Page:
Bionic breakthrough: how scientists are bringing metals to life

It’s easy to become resigned to your fate if you’re an amputee or born with a backbreaking disease. Recent breakthroughs in material science, however, are giving people with disabilities reason to believe in an entirely different future.  

Read on to learn all about these transformative technologies and the shape-memory alloys making it all possible.

Bringing bionic hands to life

Professor Stefan Seelecke is bringing science fiction to life from his lab at Saarland University in Germany. He has created an incredible bionic hand with responsive muscles that is making waves across the scientific community.

Until now, artificial hands have tended to be heavy, relatively inflexible, at times loud and also very expensive. This made the technology more appealing for industrial purposes than to solve the mobility challenges of disabled veterans or other everyday people.

"In contrast’, explains Seelecke, ‘my hand has artificial muscles that can do without additional equipment, making it light, flexible and highly adaptable. It operates silently and is relatively cheap to produce."

Metals with muscles that remember

The essential ingredient in Seeleck’s bionic hand are bundles of ultrafine nickel-titanium alloy wires. Known as ‘shape-memory alloy’ (SMA), these wires can 'remember' shapes and return to them upon command. Alloy wires are key to the device’s ability to tense and flex naturally just like a human hand and to remain agile in restricted spaces. 

‘If the wire becomes warm, which happens, for instance, when it conducts electricity, the material transforms its lattice structure, causing it to contract like a muscle,' says Seelecke.

Although Seeleck is still developing his prototype and far from commericalisation, his device gives new hope to disabled people around the world.

A whole new spine

Researchers in the United States are using alloy wires in a totally different, but equally awesome way.

Scoliosis is a condition that turns a straight spine into an S or C shape, creating discomfort for patients. Surgical treatment is available for severe cases, but outcomes are often poor among children because their bones are still growing. That is until shape-memory alloys came into the picture.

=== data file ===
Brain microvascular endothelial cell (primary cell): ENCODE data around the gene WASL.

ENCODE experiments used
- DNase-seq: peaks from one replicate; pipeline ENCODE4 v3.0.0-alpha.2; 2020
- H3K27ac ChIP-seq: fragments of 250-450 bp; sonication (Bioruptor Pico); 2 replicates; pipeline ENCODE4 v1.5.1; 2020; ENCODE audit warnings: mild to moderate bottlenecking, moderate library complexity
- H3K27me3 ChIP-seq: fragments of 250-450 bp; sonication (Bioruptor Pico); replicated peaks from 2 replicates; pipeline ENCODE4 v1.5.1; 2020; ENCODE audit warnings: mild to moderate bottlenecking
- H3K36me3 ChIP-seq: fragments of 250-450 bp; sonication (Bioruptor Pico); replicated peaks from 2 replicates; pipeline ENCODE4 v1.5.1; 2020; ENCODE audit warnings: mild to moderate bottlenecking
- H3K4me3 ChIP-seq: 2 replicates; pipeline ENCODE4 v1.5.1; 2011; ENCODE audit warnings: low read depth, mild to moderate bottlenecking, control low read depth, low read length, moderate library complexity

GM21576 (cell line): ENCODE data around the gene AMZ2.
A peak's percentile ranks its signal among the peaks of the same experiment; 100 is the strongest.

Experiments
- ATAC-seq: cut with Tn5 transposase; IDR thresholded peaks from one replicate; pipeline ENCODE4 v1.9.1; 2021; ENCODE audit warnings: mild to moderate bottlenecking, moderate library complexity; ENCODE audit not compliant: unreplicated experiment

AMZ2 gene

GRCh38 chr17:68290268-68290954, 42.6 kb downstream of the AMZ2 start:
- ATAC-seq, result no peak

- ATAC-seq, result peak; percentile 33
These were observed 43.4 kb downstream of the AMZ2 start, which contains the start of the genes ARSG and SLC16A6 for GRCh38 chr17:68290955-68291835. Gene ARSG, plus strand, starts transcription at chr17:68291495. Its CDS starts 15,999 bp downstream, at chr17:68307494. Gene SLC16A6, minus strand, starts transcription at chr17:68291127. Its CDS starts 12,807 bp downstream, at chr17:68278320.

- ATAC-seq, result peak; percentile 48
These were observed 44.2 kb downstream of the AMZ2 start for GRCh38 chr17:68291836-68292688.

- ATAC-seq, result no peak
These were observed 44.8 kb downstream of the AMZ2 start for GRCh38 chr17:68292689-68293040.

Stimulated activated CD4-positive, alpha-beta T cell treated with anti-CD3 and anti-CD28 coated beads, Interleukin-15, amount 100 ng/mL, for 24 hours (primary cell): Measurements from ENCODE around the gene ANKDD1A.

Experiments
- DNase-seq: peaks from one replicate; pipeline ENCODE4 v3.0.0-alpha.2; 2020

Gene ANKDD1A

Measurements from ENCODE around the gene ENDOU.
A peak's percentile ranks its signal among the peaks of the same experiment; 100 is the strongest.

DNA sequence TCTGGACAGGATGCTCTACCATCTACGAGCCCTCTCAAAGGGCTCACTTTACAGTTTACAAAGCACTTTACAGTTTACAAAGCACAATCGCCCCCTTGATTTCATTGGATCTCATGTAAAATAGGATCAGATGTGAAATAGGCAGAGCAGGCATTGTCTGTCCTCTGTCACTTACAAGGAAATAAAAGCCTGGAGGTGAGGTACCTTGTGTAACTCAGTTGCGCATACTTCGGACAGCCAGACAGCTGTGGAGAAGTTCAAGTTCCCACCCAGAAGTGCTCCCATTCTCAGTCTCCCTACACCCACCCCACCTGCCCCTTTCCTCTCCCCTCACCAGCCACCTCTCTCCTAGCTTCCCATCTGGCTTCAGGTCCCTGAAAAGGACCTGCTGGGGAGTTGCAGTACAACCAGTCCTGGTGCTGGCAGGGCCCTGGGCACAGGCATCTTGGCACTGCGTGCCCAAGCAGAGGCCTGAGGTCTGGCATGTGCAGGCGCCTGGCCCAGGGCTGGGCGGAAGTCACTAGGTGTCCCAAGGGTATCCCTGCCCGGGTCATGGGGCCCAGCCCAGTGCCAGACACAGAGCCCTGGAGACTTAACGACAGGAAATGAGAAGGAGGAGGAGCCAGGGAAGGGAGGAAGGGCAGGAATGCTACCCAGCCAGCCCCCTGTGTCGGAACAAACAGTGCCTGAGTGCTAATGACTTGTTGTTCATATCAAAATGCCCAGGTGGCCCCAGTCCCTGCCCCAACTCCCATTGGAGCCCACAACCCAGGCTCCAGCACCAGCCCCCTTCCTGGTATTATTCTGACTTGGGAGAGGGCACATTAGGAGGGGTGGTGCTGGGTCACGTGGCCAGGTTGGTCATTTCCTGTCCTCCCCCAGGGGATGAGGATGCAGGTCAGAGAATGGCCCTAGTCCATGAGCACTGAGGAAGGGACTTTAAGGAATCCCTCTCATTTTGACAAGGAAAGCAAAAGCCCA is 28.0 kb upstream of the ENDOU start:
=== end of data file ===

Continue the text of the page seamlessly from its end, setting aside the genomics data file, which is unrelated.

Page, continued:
Children with severe scoliosis can spend their entire childhood undergoing surgical procedures to correct the curve in their spine. Surgeons implant metallic growing rods and expand them in bi-annual surgeries to keep up with the child's growth. As the body moves, however, the screws attaching the rods to the bone often become loose, increasing the chances of additional complicated surgeries.

Professors Ji Ma and Ibrahim Karaman from Texas A&M University have designed a game-changing device that could dramatically improve scoliosis treatment among children. They used a super elastic titanium-niobium alloy to create a device that is five times more flexible than any existing model. It allows natural movement of the body and adjusts itself depending on the stress applied by the growing spine.

Although still under study, the device has the potential to reduce the number of surgeries required and give kids a better shot at a normal, healthy childhood.

We salute genius ideas and people

At EuroMetaux we salute researchers like Seeleck, Ma and Karaman who are finding genius ways to use metals to solve some of our biggest healthcare challenges.

They remind us all that although metals like nickel and titanium often go unseen, they are essential to countless scientific discoveries and advancements that improve the lives of real people.

Do you have a genius idea or person with a great metals story? We want to know about it. Contact Chris Heron at

Chris Heron

Communication & Public Affairs Director

+32 2 775 63 21